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CLINRESREPORT   |    
Disinhibition Due to Disruption of the Orbitofrontal Circuit Treated Successfully With Carbamazepine: A Case Series
David R. Spiegel, M.D.; Jessica Burgess, M.D.; Derek Samuels, M.D.; Rishi Laroia, M.D.; Stephen Kirshenbaum, M.D.
The Journal of Neuropsychiatry and Clinical Neurosciences 2009;21:323-327.
View Author and Article Information

Received December 24, 2007; revised March 27 and July 17, 2008; accepted July 21, 2008. The authors are affiliated with EVMS Psychiatry in Norfolk, VA. Address correspondence to Dr. David R. Spiegel, Eastern Virginia Medical School, Department of Psychiatry and Behavioral Sciences, 825 Fairfax Ave., Norfolk, VA 23507; SpiegeDR@evms.edu (e-mail).

Copyright © 2009 American Psychiatric Publishing, Inc.

The frontal-subcortical pathways play a role in governing behavior. Injury may disrupt their functioning and produce neuropsychiatric symptoms. The authors discuss the kindling theory in the possible production of these symptoms, which significantly improved with the potent antikindling agent, carbamazepine.

Abstract Teaser
Figures in this Article

The frontal-subcortical circuitry controls human behavior by providing a connection between the frontal lobes and their subcortical counterparts. Injury to any segment of the circuit can disrupt the entire pathway, producing various neuropsychiatric symptoms. Injury to the orbitofrontal circuit may produce behavioral disinhibition.1,2 It is possible that the antikindling properties of carbamazepine may play a role in its ability to treat these symptoms.3 We present three cases of disinhibition and aggression in patients with neurologic insults which improved after treatment with carbamazepine.

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Patient 1

Our patient is a 57-year-old Caucasian man with a history of seizure disorder treated with levetiracetam, 500 mg p.o. b.i.d., and valproic acid, 500 mg p.o. b.i.d. Prior to hospitalization, he was living at a long-term care facility due to poor medication compliance. He was brought to the emergency department after becoming extremely agitated with the facility staff.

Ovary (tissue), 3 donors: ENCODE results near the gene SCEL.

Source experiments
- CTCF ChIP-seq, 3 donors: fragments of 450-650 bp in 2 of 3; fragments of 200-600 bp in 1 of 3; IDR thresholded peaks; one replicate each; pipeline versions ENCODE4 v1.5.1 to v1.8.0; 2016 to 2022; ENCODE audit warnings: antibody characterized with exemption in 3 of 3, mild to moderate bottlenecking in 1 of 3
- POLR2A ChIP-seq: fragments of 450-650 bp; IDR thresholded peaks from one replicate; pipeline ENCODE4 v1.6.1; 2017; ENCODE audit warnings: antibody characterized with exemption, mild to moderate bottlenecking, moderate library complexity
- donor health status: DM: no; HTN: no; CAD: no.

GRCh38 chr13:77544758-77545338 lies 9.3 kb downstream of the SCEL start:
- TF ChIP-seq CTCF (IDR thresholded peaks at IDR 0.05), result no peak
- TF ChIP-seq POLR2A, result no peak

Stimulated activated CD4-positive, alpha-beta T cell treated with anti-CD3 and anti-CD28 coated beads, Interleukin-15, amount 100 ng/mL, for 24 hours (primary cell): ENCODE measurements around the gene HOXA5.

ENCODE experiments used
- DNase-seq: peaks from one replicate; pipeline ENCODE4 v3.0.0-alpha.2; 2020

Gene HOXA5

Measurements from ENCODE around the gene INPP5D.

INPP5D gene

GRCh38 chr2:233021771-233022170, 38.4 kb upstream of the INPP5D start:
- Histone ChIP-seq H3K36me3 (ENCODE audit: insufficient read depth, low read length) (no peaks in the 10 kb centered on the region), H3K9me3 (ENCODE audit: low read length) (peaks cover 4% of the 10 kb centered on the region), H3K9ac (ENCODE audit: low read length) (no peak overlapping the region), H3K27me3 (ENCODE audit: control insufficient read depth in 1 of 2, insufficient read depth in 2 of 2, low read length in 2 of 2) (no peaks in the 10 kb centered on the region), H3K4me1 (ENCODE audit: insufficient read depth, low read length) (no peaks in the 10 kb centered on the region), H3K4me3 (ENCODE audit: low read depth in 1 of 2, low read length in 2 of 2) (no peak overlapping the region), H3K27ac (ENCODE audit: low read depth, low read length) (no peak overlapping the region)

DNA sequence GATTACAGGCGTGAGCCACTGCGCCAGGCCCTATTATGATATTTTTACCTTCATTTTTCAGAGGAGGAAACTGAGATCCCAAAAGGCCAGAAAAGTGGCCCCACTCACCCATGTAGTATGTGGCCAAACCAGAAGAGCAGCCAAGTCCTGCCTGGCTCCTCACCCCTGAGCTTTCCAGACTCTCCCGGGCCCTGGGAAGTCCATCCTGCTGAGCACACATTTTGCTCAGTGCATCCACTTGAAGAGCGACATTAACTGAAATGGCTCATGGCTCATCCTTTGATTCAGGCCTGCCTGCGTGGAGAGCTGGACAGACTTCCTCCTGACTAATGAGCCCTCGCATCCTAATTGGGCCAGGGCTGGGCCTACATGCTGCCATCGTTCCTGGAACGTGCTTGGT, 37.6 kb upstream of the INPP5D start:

Computerized tomography (CT) of the head revealed a lacunar infarct of the left internal capsule which was not seen on a CT performed 2 months prior. His blood alcohol level was 0.0 on admission. A normal awake EEG did not demonstrate slowing or epileptiform activity. Physical examination and laboratory data were unremarkable except for a temperature of 101.8°F and a WBC count of 12.5K/mm3, respectively. He was empirically treated with ceftriaxone and his fever and WBC count attenuated, but he continued to be agitated. The agitation was treated by physical restraints and lorazepam, 1 mg i.v. every 4 hours as needed, until we were consulted 5 days later.

The patient also had several instances of sexual disinhibition, in which he attempted to masturbate in the presence of hospital staff. Our service was consulted at this time.

Our initial evaluation was complicated by the patient’s disinhibition, and unfortunately a "baseline" cognitive examination could not be performed. He was oriented only to person. The patient denied hallucinations or delusions.

He was initially treated with aripiprazole, 9.75 mg i.m. b.i.d. for 12 days, which did not stabilize his behavior. Subsequently, aripiprazole was discontinued in lieu of carbamazepine, 200 mg t.i.d., 17 days after he was initially admitted. His carbamazepine levels were 10, 9, and 7 mcg/ml, at weeks 1, 2, and 4, respectively. This was also the maintenance dosage for this patient. Two days after beginning treatment with carbamazepine, the staff was able to successfully remove his restraints. There were no further behavioral problems and his mental status gradually improved. The patient initially scored a 15 on the disinhibition section of the Neuropsychiatric Inventory,4 but was discharged with a score of 2. By discharge, our patient was oriented times three and was able to recall three out of three words immediately and at 3-minute recall, but his working memory continued to be poor. He was discharged on carbamazepine, and at 2-month follow-up continued to be behaviorally stable.

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Patient 2

Our patient is a 42-year-old white male who was admitted to the hospital status-post a closed head injury. A brain CT scan indicated a left frontoparietal subdural hematoma with evidence of subarachnoid hemorrhage and midline shift. After neurosurgical intervention, our patient’s condition stabilized, and a repeat brain CT scan indicated no new hemorrhages.